A bill passed by the N.C. Senate last week to provide greater protections for government whistleblowers is a move in the right direction. Government employees who reveal illegal actions among government agencies, especially when those agencies do harm to the public, deserve to be rewarded for their courage, not suffer retaliation.
The Protecting Government Accountability Act passed unanimously, 44-0, after adopting two amendments that strengthen it. One requires heads of state agencies, departments and institutions to inform their employees about the law. The other clarifies that the protections cover state employee testimony to agents or employees of legislative inquiry panels appointed by the House speaker or Senate president pro tempore.
The bill puts us in the company of at least 27 other states that have similar whistleblower protections.
Previous statutes protected employees who share information about violations of law or misappropriation of state resources, but they hadn’t specifically spelled out employees sharing protected information with the legislature or its surrogates outside traditional public hearings. That gap could leave employees open to intimidation from government agents.
“The question here is whether public agencies can fire public employees for sharing information protected under the whistleblower statutes simply because of the way that employee chooses to convey the information,” Sen. Harry Brown, one of the primary sponsors, said in a news release after the bill passed. “We think the answer is pretty clear: No public employee should face retaliation for sharing information with the legislature, regardless of how or to whom that information is communicated.”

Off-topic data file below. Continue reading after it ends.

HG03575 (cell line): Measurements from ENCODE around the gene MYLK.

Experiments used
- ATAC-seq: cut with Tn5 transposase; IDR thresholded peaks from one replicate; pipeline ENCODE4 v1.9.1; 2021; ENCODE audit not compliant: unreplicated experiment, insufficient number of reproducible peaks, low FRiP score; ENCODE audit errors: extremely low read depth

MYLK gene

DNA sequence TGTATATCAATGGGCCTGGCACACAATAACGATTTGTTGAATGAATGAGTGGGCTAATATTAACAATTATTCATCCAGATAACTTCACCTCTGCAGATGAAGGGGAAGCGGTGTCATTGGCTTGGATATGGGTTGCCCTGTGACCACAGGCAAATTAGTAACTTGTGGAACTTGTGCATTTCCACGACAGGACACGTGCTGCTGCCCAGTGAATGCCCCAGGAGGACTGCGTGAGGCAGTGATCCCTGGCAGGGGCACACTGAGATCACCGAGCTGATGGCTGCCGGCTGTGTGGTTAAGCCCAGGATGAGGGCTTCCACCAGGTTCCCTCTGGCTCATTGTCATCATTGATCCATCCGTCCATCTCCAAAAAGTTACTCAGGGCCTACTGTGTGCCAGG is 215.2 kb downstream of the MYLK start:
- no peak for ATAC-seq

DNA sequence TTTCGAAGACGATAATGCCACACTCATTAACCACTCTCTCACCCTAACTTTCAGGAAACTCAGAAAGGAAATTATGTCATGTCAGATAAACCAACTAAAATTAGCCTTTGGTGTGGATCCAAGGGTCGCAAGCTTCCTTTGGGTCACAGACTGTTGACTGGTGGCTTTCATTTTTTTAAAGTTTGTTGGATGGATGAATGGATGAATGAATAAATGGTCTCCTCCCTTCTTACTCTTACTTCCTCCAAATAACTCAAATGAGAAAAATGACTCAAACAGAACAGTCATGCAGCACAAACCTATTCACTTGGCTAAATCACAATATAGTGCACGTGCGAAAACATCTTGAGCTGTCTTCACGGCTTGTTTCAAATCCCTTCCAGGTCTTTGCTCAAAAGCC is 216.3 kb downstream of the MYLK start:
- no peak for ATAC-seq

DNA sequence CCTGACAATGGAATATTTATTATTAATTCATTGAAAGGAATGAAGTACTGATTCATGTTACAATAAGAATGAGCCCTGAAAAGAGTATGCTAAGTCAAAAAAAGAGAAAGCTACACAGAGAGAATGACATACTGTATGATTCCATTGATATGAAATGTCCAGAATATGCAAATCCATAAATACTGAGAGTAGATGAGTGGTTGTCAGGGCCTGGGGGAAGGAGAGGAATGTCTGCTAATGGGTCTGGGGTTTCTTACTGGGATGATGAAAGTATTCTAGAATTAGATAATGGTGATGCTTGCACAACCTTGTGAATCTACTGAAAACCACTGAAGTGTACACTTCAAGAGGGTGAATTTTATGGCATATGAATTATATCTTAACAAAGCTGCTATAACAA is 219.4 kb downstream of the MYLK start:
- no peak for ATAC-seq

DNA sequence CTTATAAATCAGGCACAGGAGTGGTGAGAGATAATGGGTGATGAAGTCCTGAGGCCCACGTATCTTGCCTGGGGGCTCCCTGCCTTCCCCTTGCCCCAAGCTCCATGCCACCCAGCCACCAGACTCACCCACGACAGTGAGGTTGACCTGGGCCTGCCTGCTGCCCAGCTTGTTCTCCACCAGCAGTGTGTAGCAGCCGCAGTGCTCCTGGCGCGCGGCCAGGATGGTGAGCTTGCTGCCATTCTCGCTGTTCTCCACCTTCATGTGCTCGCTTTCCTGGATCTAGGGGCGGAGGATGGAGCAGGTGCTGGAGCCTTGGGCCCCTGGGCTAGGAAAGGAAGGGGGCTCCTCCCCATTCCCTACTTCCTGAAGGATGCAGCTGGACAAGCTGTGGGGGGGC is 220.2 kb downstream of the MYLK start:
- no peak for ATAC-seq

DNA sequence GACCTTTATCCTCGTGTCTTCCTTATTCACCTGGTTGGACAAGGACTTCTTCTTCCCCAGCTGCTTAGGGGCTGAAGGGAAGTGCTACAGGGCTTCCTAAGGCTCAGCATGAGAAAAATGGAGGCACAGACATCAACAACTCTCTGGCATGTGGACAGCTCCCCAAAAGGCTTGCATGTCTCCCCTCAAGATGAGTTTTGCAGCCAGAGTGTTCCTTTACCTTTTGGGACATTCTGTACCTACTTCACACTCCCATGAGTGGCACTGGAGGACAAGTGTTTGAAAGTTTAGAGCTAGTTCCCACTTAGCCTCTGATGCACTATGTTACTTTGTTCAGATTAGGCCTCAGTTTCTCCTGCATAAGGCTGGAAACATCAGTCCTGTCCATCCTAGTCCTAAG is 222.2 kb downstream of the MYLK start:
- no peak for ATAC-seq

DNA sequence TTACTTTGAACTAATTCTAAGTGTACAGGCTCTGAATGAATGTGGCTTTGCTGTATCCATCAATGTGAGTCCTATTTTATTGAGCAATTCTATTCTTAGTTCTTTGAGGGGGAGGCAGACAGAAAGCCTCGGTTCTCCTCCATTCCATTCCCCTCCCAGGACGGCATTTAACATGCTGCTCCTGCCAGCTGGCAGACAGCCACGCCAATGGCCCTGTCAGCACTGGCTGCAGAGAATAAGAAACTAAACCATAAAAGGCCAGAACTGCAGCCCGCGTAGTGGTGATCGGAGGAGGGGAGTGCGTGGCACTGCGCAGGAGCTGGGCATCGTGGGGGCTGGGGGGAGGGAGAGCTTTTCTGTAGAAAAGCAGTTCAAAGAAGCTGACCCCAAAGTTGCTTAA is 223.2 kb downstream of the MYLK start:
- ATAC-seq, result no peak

Though the bill passed unanimously, its primary sponsors were Republicans. Some Senate leaders told The Associated Press that their motive wasn’t partisan, but they acknowledged that the bill’s provisions would apply to a current political battle they’re having with Gov. Roy Cooper and his administration over the Atlantic Coast Pipeline — a fact that Senate President Pro Tem Phil Berger emphasized in a news release after the bill passed. The legislature has hired investigators to look into the Cooper administration’s negotiations with utilities about the pipeline, but Cooper has thus far refused to allow them to talk to career environmental regulators. The Cooper administration has said it’s willing to see these interviews happen in public hearings, but calls investigators’ attempts to interview them an “extraordinarily open-ended political fishing expedition.”
That language sounds uncomfortably familiar.
Even if the bill’s passage was motivated by partisan politics, it stands on its own merits. Whistleblowers play an important role in government and provisions should be strong enough to protect the public’s health and prevent government corruption committed on taxpayers’ dime and time. More information is always better than less.
It can take courage to speak up about abuse. It can even cost government employees their jobs and reputations when those responsible for the abuse retaliate.
But whistleblowers are necessary to our democracy. When they step forward, they deserve a fair hearing and sound protections.